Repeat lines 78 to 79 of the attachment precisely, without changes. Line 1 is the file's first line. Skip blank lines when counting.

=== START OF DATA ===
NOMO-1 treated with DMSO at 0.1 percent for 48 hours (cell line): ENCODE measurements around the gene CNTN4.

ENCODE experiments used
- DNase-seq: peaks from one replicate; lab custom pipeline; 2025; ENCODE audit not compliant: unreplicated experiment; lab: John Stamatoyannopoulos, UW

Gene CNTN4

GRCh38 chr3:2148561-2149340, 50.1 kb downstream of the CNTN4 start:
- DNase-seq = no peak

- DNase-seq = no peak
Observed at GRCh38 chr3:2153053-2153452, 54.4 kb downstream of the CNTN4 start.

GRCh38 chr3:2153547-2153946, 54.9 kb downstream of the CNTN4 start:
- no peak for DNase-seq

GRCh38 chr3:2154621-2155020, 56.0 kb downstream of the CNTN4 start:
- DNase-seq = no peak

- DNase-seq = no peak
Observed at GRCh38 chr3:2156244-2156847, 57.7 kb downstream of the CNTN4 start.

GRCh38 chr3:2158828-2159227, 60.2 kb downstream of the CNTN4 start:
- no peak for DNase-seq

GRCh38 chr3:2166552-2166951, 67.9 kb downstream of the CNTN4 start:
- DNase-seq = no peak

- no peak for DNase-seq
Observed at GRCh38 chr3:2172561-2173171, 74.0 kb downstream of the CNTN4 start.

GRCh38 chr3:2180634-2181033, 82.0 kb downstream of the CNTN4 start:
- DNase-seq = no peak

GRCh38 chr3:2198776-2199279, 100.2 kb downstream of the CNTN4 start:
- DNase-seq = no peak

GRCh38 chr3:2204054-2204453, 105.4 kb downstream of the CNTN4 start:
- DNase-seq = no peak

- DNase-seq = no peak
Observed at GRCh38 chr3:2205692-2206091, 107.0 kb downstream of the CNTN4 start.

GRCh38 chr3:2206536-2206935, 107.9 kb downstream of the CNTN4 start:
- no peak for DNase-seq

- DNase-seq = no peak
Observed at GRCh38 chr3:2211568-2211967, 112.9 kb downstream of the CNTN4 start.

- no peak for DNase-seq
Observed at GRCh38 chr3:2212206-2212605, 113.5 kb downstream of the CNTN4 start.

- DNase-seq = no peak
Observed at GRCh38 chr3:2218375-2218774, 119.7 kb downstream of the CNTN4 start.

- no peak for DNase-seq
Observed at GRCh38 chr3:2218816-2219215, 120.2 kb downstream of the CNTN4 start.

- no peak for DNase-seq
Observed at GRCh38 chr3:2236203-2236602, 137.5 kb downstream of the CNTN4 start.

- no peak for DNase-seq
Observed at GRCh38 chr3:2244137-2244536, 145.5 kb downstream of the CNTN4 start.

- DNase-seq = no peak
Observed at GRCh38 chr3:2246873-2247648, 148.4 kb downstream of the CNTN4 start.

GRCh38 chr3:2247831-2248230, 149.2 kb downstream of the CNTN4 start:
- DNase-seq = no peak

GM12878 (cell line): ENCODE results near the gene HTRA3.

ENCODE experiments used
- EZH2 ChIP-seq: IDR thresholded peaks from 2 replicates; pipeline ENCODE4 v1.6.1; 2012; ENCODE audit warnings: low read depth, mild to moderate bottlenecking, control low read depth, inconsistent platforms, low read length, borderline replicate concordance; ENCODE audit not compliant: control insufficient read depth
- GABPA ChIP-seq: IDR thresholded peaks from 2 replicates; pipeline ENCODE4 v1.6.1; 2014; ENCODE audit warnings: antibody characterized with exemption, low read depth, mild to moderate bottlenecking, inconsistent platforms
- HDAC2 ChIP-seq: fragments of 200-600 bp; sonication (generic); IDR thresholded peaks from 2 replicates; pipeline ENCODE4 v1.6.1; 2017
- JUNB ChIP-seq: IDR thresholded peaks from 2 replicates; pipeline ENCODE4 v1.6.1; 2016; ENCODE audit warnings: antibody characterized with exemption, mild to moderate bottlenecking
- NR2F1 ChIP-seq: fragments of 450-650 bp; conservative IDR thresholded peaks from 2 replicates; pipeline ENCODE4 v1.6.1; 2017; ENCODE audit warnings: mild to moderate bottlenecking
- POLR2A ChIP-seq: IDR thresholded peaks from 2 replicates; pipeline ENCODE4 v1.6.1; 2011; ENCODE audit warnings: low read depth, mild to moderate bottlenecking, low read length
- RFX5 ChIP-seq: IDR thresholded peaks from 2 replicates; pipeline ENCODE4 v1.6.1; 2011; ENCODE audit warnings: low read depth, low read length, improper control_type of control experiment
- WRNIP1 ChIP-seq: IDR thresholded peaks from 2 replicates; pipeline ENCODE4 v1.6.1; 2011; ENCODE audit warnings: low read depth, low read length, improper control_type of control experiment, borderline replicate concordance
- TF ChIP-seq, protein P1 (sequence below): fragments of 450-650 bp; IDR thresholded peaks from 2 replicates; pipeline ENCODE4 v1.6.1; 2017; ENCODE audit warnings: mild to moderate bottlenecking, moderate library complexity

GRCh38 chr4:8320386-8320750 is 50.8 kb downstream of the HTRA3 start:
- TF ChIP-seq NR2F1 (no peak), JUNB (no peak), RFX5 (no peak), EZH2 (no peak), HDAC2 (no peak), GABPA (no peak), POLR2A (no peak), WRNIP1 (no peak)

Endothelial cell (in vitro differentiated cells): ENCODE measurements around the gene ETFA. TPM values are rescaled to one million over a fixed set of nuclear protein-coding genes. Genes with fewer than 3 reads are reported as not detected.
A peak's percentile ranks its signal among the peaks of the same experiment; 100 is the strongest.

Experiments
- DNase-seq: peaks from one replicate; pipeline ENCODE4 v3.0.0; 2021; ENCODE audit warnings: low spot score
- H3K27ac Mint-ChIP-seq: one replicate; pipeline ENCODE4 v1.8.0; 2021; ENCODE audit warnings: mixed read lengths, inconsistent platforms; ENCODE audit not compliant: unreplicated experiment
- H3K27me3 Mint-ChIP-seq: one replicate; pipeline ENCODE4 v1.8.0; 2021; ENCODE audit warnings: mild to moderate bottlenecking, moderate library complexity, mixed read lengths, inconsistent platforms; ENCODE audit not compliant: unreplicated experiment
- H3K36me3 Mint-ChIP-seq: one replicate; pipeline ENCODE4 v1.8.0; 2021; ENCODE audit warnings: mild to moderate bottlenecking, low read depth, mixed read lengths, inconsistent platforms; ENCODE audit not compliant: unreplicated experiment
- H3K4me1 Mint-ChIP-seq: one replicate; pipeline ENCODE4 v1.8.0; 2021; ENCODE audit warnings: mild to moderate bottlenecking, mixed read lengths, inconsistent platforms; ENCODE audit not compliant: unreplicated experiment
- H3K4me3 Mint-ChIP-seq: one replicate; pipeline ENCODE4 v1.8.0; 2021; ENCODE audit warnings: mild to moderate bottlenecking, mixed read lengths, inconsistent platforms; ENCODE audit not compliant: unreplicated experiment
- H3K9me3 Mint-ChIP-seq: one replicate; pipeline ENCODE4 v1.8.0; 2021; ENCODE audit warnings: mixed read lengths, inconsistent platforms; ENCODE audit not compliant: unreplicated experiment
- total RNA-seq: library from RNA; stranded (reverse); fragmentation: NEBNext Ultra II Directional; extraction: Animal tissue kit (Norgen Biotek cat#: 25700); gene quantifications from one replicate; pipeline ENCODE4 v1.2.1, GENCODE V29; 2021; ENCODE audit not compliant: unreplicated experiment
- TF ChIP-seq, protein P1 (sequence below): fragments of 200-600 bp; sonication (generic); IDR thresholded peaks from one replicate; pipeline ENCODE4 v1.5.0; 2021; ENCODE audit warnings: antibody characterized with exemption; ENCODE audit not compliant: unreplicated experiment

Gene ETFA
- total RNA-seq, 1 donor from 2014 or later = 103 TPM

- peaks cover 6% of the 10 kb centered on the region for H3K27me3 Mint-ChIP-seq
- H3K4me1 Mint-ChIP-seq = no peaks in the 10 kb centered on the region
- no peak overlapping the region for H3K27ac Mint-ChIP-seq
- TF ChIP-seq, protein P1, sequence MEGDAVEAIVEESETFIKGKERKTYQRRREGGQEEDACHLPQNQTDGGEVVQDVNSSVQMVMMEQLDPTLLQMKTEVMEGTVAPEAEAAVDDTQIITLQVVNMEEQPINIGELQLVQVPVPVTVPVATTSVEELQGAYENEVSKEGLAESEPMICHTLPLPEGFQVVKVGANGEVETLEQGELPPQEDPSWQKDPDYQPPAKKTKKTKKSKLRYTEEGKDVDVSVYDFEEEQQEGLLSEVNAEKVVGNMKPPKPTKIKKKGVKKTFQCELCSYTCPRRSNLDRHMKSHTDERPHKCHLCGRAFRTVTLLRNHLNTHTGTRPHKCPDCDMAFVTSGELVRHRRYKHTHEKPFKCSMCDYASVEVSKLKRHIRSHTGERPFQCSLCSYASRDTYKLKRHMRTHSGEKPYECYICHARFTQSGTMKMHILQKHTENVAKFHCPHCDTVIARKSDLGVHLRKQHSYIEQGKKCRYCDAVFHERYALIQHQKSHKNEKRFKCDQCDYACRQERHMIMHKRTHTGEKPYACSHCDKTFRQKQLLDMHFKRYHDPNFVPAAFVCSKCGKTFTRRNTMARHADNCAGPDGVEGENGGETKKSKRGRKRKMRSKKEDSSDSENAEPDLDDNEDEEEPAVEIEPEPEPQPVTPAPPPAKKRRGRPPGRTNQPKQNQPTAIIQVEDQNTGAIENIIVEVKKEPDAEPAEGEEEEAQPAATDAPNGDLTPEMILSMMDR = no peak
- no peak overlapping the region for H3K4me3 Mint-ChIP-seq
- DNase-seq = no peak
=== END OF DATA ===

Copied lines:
- no peak overlapping the region for H3K4me3 Mint-ChIP-seq
- DNase-seq = no peak